Some argue, “We’ll let them build a mosque there when they let us build a church in Mecca.” But immediately after enunciating his do-unto-others principle, Jesus added, “Do good, expecting nothing in return” (Luke 6:32-35). We must defend liberty for others whether or not they reciprocate. Christians should set a moral example for the world, not wait for others to lead.

Hate crimes
Last summer a dear American friend and colleague of mine was murdered by Al-Qa‘ida in North Africa because of his Christian faith. I was grateful to Muslim leaders who spoke out condemning this hate crime, and to the government, which erected a monument in his honor highlighting the biblical words “God is love.”

A few weeks ago a Muslim taxi driver in New York had his throat slashed by a college student who cursed him for being Muslim. News media paid only passing attention to this, as it was just one of numerous hate crimes against Muslims in the context of anti-Muslim rage over Park51. Jesus’ do-unto-others principle says that if I want Muslims to speak out against the murder of my friend, then I must speak out about hate crimes committed against Muslims.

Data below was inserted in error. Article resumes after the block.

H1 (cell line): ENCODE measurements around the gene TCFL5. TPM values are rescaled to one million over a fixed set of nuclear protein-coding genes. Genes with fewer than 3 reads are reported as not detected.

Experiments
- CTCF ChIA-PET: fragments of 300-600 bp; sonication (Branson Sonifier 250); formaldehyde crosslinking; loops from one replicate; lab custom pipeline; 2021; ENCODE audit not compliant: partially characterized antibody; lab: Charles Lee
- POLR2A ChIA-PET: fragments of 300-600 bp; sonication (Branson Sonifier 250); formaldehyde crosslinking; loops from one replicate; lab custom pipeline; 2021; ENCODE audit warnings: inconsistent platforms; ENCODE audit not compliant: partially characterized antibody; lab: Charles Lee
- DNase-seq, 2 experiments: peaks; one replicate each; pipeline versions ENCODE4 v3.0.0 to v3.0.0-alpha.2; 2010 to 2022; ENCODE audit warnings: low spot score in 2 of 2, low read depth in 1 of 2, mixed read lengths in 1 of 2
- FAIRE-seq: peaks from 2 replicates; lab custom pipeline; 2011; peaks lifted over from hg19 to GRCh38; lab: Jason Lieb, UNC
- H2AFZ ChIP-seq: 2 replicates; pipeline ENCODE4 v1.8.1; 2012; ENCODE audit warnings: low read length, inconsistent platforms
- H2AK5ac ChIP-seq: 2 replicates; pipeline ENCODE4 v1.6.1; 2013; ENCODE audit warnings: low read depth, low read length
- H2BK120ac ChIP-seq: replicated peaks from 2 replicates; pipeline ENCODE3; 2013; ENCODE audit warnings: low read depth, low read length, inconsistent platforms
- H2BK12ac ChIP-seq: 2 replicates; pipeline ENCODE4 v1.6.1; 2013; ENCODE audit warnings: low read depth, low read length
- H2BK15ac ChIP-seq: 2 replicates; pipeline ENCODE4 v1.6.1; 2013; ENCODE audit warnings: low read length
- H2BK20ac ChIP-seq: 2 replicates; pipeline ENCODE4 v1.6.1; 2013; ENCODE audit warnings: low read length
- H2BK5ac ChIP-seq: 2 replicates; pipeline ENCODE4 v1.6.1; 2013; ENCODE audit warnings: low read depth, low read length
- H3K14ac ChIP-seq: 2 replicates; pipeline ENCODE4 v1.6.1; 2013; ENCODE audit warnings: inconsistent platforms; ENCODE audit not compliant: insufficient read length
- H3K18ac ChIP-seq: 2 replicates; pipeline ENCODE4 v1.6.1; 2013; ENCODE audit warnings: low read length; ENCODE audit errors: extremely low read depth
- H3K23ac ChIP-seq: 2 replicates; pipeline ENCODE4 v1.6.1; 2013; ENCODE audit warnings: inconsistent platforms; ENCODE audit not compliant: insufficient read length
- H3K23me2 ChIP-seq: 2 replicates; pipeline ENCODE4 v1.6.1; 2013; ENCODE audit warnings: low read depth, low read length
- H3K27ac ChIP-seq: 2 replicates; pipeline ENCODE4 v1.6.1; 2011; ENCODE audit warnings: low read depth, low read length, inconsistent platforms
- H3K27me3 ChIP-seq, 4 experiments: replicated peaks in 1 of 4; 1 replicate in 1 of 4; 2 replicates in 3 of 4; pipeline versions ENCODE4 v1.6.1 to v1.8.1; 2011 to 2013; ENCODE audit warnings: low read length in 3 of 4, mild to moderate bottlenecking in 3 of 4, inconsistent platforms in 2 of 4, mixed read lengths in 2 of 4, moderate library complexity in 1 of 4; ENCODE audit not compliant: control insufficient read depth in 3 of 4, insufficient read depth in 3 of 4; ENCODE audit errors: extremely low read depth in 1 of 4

“Do unto others” in reverse
Similar to Jesus’ do-unto-others principle, Islamic tradition reports that the Prophet Muhammad said, “None of you has truly believed until he loves for his neighbor what he loves for himself.” This means Imam Feisal and the Park51 team also need to imagine themselves in the shoes of their non-Muslim neighbors, and must be sensitive to the pain Muslims might feel if the situation were reversed.

Shortly after the U.S. invaded Iraq in 2003, some Christians wanted to erect a large cross in downtown Baghdad. They intended to communicate a message of love and reconciliation, but Iraqi Muslims perceived it as a message of militant conquest. I was among Christians who urged that this was not a sensitive or effective way to communicate a message of love. These Christians had a right to free expression, but this was not the wisest way to exercise that right.